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BMI CEO Outlines to Congress Needed Changes for Songwriters, Composers and Publishers

O’Neill Tells Subcommittee ‘Everybody benefits from free markets – it breeds innovation’

Posted in News on June 10, 2014
BMI songwriters Lee Thomas Miller (left) and Nicolle Galyon (right) pose with Michael O’Neill (second from right) and Chairman Coble (second from left) after the June 10 music licensing hearing.
BMI songwriters Lee Thomas Miller (left) and Nicolle Galyon (right) pose with Michael O’Neill (second from right) and Chairman Coble (second from left) after the June 10 music licensing hearing.

BMI CEO Mike O’Neill told the House Judiciary Subcommittee on Courts, Intellectual Property and the Internet today that BMI’s songwriters and publishers cannot achieve what a free market would offer them under BMI’s current consent decree and that changes were needed to promote and protect the art of songwriting across America. O’Neill appeared before the Subcommittee, which hosted the first of two hearings on music licensing. These hearings are part of the Subcommittee’s ongoing review of copyright law.

O’Neill noted that most of the current consent decree between BMI and the United States government, which governs BMI’s relationships with songwriters, composers, publishers and the businesses that use their music, was adopted in the mid-1960s – before the Internet, satellite radio and the growth of cable and other modern content delivery platforms. As a result, the rules have not kept pace with the changes in technology, the media industry and the music business over the past 50 years.

“BMI is locked into a business model that might have been appropriate when the Beatles first arrived in America, might have been appropriate when you had to get up from the sofa to change the channel on your television – but is not appropriate for the modern world of rights management,” O’Neill stated.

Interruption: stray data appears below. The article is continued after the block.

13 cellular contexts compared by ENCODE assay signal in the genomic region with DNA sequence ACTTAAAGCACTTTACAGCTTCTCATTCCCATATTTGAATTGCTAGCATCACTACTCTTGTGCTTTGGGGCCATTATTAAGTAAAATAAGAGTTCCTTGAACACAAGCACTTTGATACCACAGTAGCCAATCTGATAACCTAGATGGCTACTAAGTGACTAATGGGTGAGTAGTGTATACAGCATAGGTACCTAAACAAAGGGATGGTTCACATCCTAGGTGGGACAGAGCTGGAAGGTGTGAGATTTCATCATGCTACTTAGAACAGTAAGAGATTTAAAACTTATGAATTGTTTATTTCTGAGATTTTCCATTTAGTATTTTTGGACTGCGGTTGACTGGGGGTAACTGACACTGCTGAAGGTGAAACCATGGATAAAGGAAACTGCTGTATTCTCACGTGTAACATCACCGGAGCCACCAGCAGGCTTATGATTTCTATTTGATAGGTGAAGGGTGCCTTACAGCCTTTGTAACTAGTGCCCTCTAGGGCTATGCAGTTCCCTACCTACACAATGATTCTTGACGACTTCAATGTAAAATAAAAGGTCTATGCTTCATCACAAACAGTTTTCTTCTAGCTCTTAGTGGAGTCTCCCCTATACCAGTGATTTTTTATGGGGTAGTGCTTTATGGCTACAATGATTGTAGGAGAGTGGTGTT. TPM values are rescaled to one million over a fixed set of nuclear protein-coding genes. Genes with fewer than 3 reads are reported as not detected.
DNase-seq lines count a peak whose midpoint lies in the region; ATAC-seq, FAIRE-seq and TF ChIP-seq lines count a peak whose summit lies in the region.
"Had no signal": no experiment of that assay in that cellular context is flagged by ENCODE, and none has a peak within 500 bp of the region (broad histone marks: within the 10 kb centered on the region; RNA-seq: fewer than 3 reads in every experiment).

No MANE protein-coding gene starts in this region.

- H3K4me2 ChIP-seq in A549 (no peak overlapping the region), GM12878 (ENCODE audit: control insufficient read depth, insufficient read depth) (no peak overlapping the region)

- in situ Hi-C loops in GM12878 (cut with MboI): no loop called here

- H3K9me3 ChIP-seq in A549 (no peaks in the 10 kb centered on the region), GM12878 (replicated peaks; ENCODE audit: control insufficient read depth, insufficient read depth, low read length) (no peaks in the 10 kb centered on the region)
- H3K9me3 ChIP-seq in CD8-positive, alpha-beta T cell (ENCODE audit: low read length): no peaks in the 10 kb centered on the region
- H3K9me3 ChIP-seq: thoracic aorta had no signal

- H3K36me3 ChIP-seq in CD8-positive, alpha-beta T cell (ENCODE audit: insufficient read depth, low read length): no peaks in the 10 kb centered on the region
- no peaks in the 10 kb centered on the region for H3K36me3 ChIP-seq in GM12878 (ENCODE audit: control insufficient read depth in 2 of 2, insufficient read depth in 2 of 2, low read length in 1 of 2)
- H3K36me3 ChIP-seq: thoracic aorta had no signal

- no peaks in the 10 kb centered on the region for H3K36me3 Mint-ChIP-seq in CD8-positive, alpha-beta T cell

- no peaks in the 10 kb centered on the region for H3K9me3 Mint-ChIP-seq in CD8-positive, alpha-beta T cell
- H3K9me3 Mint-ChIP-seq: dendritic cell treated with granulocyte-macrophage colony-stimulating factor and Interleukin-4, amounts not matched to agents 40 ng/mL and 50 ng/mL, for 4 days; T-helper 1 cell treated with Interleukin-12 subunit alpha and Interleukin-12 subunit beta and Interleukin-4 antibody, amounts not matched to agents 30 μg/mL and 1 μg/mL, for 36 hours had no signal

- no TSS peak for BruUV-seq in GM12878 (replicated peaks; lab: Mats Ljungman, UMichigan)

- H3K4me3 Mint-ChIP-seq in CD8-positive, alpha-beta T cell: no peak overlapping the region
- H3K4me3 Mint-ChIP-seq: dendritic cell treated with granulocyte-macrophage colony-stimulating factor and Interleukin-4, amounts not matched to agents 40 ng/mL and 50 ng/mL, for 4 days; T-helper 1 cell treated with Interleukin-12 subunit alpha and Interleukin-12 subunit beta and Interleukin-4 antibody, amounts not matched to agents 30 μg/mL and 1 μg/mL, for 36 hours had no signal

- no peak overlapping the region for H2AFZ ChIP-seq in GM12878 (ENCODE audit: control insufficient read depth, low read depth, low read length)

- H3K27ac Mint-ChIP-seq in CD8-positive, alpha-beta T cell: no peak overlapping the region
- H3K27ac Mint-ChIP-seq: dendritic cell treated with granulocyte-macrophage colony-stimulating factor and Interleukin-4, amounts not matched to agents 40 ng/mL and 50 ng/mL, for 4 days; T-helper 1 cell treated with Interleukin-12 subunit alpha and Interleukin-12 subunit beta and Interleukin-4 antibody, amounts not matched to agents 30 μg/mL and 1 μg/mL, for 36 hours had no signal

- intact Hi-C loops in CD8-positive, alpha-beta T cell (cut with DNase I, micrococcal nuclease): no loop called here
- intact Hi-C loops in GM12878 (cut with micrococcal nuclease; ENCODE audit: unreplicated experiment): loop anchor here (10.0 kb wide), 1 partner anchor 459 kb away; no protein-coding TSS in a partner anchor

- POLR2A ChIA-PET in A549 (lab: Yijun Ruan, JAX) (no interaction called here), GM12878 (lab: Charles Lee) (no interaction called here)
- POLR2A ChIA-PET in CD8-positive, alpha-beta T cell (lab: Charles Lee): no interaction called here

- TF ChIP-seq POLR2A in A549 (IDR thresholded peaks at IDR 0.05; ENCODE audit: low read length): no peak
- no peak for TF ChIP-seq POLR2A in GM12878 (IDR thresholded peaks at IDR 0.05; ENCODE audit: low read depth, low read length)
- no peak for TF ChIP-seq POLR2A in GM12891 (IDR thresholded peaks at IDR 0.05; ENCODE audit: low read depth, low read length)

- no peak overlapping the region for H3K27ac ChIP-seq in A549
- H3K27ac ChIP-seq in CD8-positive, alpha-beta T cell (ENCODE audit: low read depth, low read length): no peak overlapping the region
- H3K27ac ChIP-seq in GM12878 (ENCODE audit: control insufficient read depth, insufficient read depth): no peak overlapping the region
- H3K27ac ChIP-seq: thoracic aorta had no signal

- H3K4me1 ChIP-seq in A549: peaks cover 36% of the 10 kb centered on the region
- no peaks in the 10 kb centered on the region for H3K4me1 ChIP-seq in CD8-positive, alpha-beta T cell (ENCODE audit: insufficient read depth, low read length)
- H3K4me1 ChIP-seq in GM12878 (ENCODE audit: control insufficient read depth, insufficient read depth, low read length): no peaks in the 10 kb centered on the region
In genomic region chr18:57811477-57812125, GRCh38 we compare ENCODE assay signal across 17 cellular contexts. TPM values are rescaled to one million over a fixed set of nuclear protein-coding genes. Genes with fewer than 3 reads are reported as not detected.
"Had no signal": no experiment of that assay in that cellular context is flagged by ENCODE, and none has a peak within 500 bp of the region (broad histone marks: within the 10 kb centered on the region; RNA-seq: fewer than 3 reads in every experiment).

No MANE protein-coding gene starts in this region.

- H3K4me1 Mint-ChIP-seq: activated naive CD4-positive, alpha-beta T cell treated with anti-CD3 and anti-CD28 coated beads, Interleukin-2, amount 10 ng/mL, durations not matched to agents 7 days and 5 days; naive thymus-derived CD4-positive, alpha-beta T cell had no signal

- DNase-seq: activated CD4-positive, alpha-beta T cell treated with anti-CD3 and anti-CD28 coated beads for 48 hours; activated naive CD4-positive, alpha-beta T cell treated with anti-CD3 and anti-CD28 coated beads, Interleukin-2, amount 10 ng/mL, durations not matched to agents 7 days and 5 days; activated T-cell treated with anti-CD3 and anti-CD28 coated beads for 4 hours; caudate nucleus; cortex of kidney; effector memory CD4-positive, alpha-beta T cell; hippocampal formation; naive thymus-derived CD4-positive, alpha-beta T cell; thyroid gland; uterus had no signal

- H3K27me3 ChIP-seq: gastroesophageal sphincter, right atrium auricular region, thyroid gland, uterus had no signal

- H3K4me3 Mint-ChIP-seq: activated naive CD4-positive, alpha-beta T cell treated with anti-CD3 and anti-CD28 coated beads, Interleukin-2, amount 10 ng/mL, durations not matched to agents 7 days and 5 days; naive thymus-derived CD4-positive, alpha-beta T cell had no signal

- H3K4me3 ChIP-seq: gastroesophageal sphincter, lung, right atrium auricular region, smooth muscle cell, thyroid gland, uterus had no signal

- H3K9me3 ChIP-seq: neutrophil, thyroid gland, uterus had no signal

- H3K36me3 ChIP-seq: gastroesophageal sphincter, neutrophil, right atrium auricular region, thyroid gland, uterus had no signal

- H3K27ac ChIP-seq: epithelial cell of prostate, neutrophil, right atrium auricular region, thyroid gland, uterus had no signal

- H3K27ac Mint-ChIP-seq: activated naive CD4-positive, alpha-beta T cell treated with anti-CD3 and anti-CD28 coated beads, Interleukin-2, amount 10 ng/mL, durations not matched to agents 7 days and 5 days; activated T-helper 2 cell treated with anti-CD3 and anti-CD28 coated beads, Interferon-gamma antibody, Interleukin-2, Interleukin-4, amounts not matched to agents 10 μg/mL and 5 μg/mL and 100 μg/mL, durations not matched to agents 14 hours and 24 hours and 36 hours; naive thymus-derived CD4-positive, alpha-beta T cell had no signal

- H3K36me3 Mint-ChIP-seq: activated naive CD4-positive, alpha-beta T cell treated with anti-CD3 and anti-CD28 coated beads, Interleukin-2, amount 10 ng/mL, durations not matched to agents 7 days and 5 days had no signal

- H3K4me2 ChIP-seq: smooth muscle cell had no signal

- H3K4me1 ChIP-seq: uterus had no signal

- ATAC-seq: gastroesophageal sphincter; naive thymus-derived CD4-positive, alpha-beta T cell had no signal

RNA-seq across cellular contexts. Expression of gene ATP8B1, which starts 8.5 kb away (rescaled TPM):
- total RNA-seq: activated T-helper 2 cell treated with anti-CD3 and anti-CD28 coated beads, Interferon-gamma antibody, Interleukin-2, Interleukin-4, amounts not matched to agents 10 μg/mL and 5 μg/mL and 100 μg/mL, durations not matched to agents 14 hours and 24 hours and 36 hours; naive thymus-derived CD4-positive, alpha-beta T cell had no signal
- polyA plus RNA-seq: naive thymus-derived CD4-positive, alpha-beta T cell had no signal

O’Neill outlined four changes to BMI’s consent decree that would benefit songwriters and those who enjoy their music – and bring music licensing into the 21st century:

  • Publishers should have the flexibility to decide when they can choose to use BMI to license their works, and when they can license those works exclusively by themselves.
  • BMI should be allowed to license not just the performing right, but any other right its business customers need to deliver content. Online businesses often need multiple rights; BMI is well positioned to provide a “one-stop shop” – a single destination where businesses can secure every right they need for musical works.
  • BMI’s rate court should be modernized, moving to a model that is faster, less expensive and more market-responsive for all parties.
  • Consent decrees should sunset when the basis for the decree no longer exists. As BMI’s relative strength in the marketplace is impacted by many new participants competing with the organization, it should be allowed to operate on behalf of its writers and publishers on the same terms as its competitors do.

When asked how BMI would respond to publishers negotiating royalty rates separately in a more competitive market, O’Neill noted that BMI would be challenged to compete, and that BMI was up to the challenge.

Also providing testimony on behalf of songwriters and publishers were Lee Thomas Miller, BMI songwriter and President, Nashville Songwriters Association International and David Israelite, President and Chief Executive Officer, National Music Publishers Association.

Read O’Neill’s full testimony and op-ed piece that appeared in The Hill this week.

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